When media companies are being targeted it is often presumed that it is because of something that they have published, but according to Ahlqvist this is not necessarily the case.

“If you look at the spread of the attacks it really doesn’t follow a rational pattern. They will test where it might work – who has good protection and who will find it difficult to get back up again,” Ahlqvist said.

It is almost impossible to find out who is in control of these botnets if they don’t choose to claim the responsibility.

“These are technically gifted people. And it spans the whole spectrum from individuals, to groups to states,” Ahlqvist told TT.

TT/Rebecca Martin

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US blames Russia for huge 2016 cyberattack on Swedish media: report

The United States believes Russian hackers were behind a massive cyberattack on Sweden’s biggest news sites in 2016, Buzzfeed News has reported.

US blames Russia for huge 2016 cyberattack on Swedish media: report
Photo: hacker/Depositphotos

Buzzfeed News – a branch of the American media giant that distinguishes itself for its more serious, investigative journalism – published Friday a report that claims to shed light on suspicious glitches experienced by at least nine of Sweden's largest media sites in March 2016.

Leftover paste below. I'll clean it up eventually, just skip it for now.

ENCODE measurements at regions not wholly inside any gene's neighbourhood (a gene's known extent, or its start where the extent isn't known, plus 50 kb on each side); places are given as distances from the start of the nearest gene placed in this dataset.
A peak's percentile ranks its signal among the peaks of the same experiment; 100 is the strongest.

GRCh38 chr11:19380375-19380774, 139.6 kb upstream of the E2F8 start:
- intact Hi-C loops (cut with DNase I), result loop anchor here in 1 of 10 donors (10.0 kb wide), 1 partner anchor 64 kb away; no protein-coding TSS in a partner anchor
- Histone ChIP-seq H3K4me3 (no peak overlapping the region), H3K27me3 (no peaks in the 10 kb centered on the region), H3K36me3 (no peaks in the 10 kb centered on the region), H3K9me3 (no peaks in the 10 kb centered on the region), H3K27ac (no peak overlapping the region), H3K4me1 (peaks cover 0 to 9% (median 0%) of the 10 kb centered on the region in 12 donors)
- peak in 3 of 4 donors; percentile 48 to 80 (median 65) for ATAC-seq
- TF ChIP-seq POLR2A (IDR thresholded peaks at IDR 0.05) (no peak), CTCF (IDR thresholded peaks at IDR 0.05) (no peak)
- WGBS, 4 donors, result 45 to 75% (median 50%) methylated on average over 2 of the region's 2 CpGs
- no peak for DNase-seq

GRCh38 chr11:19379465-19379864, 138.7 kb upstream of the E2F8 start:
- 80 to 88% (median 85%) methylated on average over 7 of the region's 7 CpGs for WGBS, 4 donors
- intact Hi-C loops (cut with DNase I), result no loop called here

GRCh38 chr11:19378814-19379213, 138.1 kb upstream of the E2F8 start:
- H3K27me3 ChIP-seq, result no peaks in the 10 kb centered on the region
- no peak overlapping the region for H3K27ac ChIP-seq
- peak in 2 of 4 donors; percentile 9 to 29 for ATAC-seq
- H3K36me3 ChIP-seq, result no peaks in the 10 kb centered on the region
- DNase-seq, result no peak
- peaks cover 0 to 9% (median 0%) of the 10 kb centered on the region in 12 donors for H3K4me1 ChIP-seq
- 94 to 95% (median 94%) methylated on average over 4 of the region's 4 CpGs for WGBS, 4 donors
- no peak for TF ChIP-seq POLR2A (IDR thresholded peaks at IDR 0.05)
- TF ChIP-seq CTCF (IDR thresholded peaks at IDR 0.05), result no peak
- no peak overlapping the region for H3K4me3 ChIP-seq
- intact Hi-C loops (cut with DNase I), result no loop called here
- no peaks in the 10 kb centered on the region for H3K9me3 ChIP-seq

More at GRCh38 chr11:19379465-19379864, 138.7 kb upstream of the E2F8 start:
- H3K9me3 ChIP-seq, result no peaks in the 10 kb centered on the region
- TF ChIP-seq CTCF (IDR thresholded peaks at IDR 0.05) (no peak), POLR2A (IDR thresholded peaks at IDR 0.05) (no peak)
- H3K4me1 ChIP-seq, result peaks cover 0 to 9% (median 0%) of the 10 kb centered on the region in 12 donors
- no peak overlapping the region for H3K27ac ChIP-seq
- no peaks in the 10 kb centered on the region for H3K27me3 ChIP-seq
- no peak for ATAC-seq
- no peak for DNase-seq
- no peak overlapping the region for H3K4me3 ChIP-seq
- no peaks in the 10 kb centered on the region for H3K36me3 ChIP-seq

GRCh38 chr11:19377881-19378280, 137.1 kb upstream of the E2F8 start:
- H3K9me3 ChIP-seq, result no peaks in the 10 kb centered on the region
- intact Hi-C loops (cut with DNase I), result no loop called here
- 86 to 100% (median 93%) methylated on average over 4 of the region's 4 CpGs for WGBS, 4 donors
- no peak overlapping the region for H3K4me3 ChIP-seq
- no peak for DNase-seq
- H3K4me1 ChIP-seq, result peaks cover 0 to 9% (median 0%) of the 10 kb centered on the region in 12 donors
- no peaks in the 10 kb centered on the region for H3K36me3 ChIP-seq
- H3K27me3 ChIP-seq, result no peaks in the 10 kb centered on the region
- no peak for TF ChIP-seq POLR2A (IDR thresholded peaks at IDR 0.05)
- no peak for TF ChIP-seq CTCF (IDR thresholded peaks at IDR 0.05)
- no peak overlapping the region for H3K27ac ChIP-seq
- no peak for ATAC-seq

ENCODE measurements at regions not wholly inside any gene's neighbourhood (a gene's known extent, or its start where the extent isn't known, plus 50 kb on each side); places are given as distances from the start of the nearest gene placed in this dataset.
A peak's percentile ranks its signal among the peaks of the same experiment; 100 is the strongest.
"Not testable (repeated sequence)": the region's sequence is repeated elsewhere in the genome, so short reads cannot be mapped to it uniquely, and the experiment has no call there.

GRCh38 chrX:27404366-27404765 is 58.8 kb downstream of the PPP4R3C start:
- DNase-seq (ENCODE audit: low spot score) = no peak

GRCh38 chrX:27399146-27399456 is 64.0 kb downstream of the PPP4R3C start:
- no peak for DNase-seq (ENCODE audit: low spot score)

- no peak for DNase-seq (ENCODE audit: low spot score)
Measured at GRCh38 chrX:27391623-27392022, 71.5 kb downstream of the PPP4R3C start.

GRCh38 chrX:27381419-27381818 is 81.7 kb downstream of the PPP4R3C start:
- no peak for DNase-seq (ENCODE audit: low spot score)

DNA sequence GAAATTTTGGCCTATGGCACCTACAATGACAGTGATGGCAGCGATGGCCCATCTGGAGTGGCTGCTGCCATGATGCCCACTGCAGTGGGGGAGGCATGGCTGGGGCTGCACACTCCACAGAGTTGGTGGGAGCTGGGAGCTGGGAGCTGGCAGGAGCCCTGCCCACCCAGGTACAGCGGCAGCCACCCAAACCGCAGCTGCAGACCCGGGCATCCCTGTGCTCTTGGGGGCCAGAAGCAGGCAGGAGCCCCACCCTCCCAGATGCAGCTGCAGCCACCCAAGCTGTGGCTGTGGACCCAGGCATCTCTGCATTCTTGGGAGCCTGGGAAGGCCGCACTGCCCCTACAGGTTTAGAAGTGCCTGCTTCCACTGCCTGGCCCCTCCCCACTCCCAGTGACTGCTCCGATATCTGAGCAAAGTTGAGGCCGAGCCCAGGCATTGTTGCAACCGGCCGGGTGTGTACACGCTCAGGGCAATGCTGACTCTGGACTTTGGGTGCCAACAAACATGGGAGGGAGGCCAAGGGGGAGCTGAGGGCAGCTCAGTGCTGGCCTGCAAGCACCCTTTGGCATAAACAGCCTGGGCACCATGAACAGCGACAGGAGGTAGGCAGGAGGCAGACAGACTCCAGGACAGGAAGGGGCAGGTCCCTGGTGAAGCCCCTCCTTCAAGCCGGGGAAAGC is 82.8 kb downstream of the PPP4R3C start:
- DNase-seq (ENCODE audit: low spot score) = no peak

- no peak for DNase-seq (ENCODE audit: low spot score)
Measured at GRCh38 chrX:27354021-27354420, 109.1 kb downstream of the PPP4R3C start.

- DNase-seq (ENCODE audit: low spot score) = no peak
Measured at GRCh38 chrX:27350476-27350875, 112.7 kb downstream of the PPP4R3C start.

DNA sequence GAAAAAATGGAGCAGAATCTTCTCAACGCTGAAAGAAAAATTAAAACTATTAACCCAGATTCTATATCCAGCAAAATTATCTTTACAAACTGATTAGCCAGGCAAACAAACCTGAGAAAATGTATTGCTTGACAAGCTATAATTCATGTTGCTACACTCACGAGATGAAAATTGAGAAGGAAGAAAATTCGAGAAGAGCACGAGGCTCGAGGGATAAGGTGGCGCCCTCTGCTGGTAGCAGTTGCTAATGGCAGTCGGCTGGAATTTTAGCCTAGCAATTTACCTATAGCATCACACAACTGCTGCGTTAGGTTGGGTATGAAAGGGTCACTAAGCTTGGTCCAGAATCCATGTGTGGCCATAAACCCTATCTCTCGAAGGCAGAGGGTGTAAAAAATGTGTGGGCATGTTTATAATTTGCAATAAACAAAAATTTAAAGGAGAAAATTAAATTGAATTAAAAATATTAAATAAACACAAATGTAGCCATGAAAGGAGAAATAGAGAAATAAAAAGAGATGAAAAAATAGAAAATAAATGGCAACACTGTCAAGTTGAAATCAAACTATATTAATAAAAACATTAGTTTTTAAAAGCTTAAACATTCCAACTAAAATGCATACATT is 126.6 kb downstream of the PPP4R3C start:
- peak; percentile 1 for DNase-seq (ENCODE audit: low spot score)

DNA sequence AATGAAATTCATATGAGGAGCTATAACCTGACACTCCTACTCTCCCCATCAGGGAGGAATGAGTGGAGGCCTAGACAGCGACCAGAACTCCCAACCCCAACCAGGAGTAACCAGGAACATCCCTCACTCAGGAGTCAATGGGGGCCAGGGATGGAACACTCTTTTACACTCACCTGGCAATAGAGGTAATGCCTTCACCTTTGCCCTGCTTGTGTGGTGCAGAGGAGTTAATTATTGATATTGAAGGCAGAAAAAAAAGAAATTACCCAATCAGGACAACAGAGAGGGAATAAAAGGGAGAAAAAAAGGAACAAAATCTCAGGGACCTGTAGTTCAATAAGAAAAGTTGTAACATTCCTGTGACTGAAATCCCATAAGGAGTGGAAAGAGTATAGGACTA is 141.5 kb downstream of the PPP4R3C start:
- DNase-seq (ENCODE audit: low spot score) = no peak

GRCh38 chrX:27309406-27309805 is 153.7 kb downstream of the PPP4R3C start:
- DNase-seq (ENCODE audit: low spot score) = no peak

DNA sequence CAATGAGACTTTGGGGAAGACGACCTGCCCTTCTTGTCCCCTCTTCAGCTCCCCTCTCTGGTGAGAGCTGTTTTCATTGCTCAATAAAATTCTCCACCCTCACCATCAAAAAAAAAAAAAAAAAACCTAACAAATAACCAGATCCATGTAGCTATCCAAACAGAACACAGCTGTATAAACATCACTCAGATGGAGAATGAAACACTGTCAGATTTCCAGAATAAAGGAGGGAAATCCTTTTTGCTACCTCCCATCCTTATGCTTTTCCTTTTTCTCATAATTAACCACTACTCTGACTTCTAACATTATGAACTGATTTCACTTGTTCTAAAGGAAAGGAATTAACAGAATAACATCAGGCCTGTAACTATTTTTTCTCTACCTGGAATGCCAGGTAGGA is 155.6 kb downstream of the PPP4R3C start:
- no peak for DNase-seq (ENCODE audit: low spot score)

Based on a partially released cable Buzzfeed News obtained through a Freedom of Information Act lawsuit, Russia is allegedly suspected of the attacks that blacked out the major news sites in an alleged attempt to dissuade Sweden from cooperating with NATO.

The cyberattack came at a time when the Swedish government was debating whether to approve a cooperation treaty with NATO, which Sweden is not a member of but has worked with more closely in recent years.

“Russia has focused significant resources on specific Partners, like Sweden and Finland,” the cable reportedly reads.

“Russian actors are suspected of being behind recent efforts to infiltrate Sweden with distorted and false information about NATO in the Swedish press, at think tank events and on social media.”

Russian military intelligence operatives are also reported to have carried out the attack on Sweden at the same time as they penetrated Hillary Clinton’s presidential campaign.

According to Buzzfeed News, “the attacks (on Swedish news sites) weren’t sophisticated — they were merely a Distributed Denial of Service (DDoS), which overloads a network with too much traffic, keeping it from being able to load — but they were powerful enough to keep readers from accessing at least nine of the country’s biggest news sites”.

The attacks began on March 19 and continued against at least some of these Swedish sites for five days.

They either partially or totally shut down the sites of Dagens Nyheter, Svenska Dagbladet, Expressen, Aftonbladet, Dagens Industri, Sydsvenskan and Helsingborgs Dagblad.

Sweden’s government has never publicly blamed Russia for the media attacks.

Swedish police said at the time that some of the suspected IP addresses were Russian, but that wasn’t enough to pinpoint the true culprits. 

Internet traffic to Sweden from Russian users increased significantly during the time of the attacks.